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Cameroon – Economic Crisis: What awaits Cameroon under triennial program with the IMF

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Written by Deckson N.

By signing a loan of $ 666.2 million on Monday with the International Monetary Fund (IMF), Yaoundé is committed to the “Extended Credit Facility” program, which requires more transparency and rigor in public spending.

On June 26, 2017, the Executive Committee of the International Monetary Fund (IMF) approved a three-year program called “Extended Credit Facility” with Cameroon for approximately $ 666.2 million. $ 171.3 million is being provided immediately to support the country’s economic and financial reform program. According to the newspaper Quotidien de l’Economie published on 28 June 2017, the remaining amount will be released gradually over the duration of the program after semi-annual reviews.

After the discussion of the IMF Executive Committee on Cameroon, Mitsuhiro Furusawa, Deputy Managing Director of the Fund said: “Cameroon has been hit hard by both the price of oil and the security shocks that have affected the CEMAC region since 2014 and which led to a sharp decline in international reserves. Having initially shown resistance through diversification, the Cameroonian economy is now facing slower growth, lower fiscal and external buffers and rapidly rising public debt.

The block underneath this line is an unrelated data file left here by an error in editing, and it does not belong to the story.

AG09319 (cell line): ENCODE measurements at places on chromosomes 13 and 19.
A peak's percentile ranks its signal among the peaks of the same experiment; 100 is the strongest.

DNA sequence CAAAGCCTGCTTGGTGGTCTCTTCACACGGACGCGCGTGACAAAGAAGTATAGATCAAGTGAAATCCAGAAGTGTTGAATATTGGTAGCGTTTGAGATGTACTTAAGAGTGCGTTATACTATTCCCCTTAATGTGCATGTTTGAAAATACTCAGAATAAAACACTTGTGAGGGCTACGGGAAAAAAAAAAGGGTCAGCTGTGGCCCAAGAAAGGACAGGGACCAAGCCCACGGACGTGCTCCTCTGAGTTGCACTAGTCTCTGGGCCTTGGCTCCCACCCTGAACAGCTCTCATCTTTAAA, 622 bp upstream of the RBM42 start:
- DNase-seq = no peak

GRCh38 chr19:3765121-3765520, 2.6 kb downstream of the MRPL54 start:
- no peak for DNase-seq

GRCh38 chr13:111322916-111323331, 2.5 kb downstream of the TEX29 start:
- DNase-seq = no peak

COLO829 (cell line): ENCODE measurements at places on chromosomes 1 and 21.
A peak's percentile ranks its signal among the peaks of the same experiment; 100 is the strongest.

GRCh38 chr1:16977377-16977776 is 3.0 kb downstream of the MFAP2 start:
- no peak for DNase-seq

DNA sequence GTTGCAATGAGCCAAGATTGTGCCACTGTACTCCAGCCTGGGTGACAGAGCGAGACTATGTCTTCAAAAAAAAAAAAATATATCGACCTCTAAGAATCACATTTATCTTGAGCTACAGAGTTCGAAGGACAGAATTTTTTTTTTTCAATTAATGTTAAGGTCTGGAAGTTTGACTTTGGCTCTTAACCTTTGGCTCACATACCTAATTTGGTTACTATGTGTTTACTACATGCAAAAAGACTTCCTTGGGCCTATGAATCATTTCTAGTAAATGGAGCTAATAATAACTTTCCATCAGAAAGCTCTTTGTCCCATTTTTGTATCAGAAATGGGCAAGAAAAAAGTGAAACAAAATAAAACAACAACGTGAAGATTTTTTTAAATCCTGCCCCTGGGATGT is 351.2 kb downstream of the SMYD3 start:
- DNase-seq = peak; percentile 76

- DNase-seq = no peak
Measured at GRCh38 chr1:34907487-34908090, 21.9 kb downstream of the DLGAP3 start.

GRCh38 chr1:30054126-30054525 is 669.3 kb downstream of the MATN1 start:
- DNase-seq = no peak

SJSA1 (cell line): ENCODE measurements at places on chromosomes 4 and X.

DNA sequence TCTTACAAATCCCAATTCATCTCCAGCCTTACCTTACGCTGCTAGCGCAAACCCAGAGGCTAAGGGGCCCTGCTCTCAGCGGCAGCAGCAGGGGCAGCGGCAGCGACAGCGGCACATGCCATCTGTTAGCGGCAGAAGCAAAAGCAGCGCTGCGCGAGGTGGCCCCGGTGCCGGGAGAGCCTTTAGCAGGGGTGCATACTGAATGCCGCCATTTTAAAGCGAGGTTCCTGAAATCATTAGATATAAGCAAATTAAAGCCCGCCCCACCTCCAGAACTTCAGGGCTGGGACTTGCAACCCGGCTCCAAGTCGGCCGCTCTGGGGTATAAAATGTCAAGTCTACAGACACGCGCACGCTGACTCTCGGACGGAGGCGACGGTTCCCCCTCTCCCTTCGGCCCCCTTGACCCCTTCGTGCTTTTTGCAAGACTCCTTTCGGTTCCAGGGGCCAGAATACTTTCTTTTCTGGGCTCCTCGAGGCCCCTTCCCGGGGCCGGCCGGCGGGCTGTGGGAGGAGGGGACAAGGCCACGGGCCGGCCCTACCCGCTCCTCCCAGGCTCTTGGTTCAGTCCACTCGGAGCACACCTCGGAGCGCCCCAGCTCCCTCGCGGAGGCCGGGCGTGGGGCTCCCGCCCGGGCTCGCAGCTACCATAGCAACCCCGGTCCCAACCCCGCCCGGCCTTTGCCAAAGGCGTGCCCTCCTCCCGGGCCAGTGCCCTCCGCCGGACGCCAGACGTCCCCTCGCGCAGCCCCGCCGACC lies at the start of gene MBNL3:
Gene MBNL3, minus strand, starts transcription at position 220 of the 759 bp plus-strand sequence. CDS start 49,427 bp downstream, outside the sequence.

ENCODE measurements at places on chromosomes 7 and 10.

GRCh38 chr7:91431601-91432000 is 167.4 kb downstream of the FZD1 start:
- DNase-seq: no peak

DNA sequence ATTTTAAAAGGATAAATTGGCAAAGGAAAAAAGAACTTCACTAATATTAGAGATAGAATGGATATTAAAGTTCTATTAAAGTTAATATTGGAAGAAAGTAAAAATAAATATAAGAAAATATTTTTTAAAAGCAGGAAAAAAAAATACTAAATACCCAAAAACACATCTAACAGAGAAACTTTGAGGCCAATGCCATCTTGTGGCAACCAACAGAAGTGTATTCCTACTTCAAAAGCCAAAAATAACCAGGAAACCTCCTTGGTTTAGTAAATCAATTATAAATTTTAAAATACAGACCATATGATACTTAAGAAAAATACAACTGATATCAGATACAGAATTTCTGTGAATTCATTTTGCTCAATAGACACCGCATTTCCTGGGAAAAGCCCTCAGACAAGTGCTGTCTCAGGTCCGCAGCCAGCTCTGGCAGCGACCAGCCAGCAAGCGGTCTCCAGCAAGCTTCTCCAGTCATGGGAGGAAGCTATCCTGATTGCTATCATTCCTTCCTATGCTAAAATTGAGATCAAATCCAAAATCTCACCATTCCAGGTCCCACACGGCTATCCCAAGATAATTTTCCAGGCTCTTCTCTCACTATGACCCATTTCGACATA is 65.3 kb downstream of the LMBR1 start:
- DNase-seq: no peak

According to Mitsuhiro, the three-year program of the Fund’s authorities aims adequately to address Cameroon’s large balance of payments deficit and to restore fiscal and external solidarity by contributing to the collective effort to rebuild regional reserves . Mitsuhiro Furusawa continued: “Addressing emerging fiscal and external imbalances requires sustainable and balanced fiscal consolidation based on expanding non-oil revenue, prioritizing public investment projects with demonstrated growth dividends, and rationalization of recurrent expenditure, by protecting social expenditure “.

According to the deputy director of the IMF, the Cameroonian authorities have made a commitment to improve the country’s competitiveness and medium-term growth potential, in line with their strategy to achieve emerging country status by 2035. “The success of Cameroon’s program will also depend on the implementation of support policies and reforms by regional institutions,” Mitsuhiro concluded.

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Deckson N.

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